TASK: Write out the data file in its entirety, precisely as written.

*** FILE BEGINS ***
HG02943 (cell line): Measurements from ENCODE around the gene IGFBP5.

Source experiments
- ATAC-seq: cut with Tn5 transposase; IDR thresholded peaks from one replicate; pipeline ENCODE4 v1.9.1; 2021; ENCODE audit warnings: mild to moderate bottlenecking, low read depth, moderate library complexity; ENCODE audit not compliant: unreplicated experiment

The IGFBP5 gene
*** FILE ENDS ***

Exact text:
HG02943 (cell line): Measurements from ENCODE around the gene IGFBP5.

Source experiments
- ATAC-seq: cut with Tn5 transposase; IDR thresholded peaks from one replicate; pipeline ENCODE4 v1.9.1; 2021; ENCODE audit warnings: mild to moderate bottlenecking, low read depth, moderate library complexity; ENCODE audit not compliant: unreplicated experiment

The IGFBP5 gene